So, how does it all hold up? Well, the album has its flaws alright: in fact, you can pretty much split the entire album in two parts: one more hard rock oriented and one more progressive. But the progressive… well… it isn’t exactly the good type of progressive. If you are a different prog fan than I am, you may enjoy the second part; but if you enjoy Water’s Pink Floyd or Jethro Tull, stick with the first three songs and the last. It’s a tough album to hear in one sitting, but if you are in the mood to listen to something different, it shouldn’t be that hard. To the fans of Carry On wishing to hear something of that style, stick to the first three. Prog fans, stick to the last one, and of course, Carry On Wayward Son.

This is JotaKa, signing of.

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15 Responses to Album in Depth: Leftoverture by Kansas

  1. John says:

    Hey I read your comment about the album artwork and I think I may have just unlocked a secret in the art. I could be wrong but I think it is more in depth than you give it credit for. I am taking a humanities class over the renaissance period, art and literature and as I was reading The Folly of Man written by Erasmus in 1516. The art eloquently resembles the section in which the Dame Folly is talking about Scholars and how they write and erase there work and never release it because it never reached their own personal standards. But her author (God, or maybe the old man on the cover art for Leftoverture) writes without ceasing and lives much longer and gains much more fame. Like I said I could be way off but this is what I pictured the second I read that section. Definitely look into it and let me know what ya think!


    • JotaKa says:

      Humn… that’s a sound theory, I’d say. I don’t see exactly that when I look at the album, though, but if that was the intention, I could get behind that. So, Leftoverture, in that case, would be a Overture, a start of a new work, with left overs that were erased because they couldn’t meet the author’s standards. Thanks for the comment.

  2. Karen says:

    Wow, you really missed the boat on Cheyenne Anthem. Do you understand that in the United States, there is a major conflict between the ideologies of the Native American peoples and the way the U.S. government brashly conquered their lands? The song is a dialogue between Native American tradition and the governmental ideologies that tried to move these ancient peoples from their sacred lands and sacred traditions. Sadly, this movement decimated an entire culture, creating over the course of several hundred years MASS GENOCIDE. There are several different voices in this song, each voice with its own instrumental treatment. You should be able to hear the different laments clearly because the instrumentation changes so drastically. At the end of the song, the Natives acquiesce to the “wheels” of progress, realizing that “we cannot endure like the earth and the mountains / life is not ours to keep.” This song is a testament to what was lost. The natives wanted a compromise: “We will share it with you / No man owns this earth we’re on.” But the “wheels are rolling / hear the howling winds of war.” Sadly, the American juggernaut of progress at all costs is captured in this lament. Many of today’s social ills are a direct result of the “American Way” which privileges the powerful and denies those more tied to the earth itself. What environmental woes could have been avoided if the American government would have offered the Cheyenne the solution they requested. Instead, the U.S. is vilified by nearly every major nation seeking to halt the ravages of global warming.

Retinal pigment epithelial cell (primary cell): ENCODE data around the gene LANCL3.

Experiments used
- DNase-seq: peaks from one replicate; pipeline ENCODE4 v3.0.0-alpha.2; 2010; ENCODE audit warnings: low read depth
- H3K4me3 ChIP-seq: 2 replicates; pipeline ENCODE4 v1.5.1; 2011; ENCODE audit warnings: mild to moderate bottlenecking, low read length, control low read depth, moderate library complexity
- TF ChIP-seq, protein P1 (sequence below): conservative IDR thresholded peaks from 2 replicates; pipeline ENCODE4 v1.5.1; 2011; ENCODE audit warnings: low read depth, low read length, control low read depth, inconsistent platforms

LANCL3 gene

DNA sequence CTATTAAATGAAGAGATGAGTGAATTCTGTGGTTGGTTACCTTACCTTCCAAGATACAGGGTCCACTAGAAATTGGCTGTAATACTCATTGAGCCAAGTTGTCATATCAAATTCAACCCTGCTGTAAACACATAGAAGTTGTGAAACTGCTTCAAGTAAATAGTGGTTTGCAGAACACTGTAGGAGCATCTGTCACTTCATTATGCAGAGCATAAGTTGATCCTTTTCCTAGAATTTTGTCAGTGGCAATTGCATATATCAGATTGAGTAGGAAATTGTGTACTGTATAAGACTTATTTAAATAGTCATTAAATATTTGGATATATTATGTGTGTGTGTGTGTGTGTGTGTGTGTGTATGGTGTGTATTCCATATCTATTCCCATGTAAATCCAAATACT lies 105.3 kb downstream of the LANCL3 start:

• JotaKa says:

      All that is really interesting, and I wasn’t aware of it. The lyrics, obviously, have some significance. The song, though, I felt was really boring. I still do: nowadays, I listen to that album constantly and skip Cheyenne Anthem. Lyrics are the less important part of any song.

  3. Erik says:

    Maybe only I see this album as whole, and not seperate songs. I feel like the whole album was a story.

    1. Carry on my wayword son (Dying very close friend),
    2. The wall (The moment at heaven’s gate),
    3. Whats On My Mind (The hole it left),
    4. Miracles Out of Nowhere (Realizing life is short, and also you, eventually, will be forgotten)
    5. Opus Insert (Understanding how lucky you are to be alive.)
    6. Questions of my Childhood (Finally got closure and acceptance, moving on with your life and enjoying it)
    7. Cheyenne Anthem (Realise getting old, and wanting to share your wisdom to the younger generation)
    8. Magnum Opus (The final ride, making people remember you, before it’s too late.) The masterpiece.

    Okay I now see, that I’m a bigger fan of Kansas, then I ever even knew. This album means a lot to me.

    Just wanted to share my point of view.

    • JotaKa says: